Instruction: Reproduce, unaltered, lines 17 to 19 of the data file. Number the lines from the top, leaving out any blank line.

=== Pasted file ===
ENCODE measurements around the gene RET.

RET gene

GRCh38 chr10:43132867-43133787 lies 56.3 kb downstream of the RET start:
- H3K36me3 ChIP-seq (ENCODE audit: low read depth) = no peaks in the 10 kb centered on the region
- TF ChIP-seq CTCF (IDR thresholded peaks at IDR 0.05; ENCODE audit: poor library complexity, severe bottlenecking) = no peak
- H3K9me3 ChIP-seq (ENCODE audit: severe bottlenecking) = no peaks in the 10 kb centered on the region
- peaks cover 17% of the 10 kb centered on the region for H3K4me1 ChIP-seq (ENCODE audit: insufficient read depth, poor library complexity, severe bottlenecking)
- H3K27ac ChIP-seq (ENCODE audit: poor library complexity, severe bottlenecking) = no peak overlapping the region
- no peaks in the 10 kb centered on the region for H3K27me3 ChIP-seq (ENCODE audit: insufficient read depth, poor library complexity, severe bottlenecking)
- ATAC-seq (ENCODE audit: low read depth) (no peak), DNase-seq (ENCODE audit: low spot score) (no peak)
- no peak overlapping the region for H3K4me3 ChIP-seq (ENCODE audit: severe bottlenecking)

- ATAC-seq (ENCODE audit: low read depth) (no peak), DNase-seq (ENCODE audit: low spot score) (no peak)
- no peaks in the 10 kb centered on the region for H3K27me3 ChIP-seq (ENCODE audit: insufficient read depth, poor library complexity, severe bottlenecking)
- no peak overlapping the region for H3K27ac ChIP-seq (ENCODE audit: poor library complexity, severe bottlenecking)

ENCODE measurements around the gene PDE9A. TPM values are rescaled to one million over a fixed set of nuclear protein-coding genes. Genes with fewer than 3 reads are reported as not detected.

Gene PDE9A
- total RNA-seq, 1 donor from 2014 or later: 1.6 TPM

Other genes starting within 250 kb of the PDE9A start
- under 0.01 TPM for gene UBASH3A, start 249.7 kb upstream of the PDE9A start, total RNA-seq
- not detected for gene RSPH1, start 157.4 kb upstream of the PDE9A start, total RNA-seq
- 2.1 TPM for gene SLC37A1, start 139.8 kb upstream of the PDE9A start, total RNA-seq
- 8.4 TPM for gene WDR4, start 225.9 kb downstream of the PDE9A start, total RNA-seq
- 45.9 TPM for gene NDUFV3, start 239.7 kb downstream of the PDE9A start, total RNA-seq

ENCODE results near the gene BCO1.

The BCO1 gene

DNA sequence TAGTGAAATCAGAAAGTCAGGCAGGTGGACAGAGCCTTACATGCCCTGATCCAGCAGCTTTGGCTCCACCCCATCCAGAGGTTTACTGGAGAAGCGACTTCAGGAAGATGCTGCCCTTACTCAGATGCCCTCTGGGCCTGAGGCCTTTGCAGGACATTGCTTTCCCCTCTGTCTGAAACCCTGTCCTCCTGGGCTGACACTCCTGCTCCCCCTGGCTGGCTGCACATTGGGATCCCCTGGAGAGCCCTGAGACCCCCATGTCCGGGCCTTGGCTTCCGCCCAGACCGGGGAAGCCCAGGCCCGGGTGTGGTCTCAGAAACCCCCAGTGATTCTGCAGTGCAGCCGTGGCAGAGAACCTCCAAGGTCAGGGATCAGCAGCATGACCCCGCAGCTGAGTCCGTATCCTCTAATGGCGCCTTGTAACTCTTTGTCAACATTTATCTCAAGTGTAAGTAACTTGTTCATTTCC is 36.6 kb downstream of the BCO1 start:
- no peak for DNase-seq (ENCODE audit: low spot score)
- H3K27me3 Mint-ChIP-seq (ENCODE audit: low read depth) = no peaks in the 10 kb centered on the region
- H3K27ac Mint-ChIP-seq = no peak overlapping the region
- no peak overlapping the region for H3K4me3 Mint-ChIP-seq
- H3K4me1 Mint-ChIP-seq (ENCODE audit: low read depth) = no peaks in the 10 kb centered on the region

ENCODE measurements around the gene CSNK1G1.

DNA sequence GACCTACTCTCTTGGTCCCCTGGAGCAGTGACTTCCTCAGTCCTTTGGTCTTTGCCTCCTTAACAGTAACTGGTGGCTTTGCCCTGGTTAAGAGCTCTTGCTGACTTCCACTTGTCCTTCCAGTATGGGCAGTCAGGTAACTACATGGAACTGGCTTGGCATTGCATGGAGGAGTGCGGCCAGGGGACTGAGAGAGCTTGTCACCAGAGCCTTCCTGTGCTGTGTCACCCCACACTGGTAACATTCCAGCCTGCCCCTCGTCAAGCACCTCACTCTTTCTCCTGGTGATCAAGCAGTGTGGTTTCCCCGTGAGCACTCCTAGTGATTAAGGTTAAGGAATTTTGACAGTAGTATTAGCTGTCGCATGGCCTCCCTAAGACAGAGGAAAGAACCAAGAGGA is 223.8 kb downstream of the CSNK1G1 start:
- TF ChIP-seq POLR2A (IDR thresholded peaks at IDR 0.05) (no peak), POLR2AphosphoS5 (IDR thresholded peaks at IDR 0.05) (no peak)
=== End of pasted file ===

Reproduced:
- total RNA-seq, 1 donor from 2014 or later: 1.6 TPM

Other genes starting within 250 kb of the PDE9A start
- under 0.01 TPM for gene UBASH3A, start 249.7 kb upstream of the PDE9A start, total RNA-seq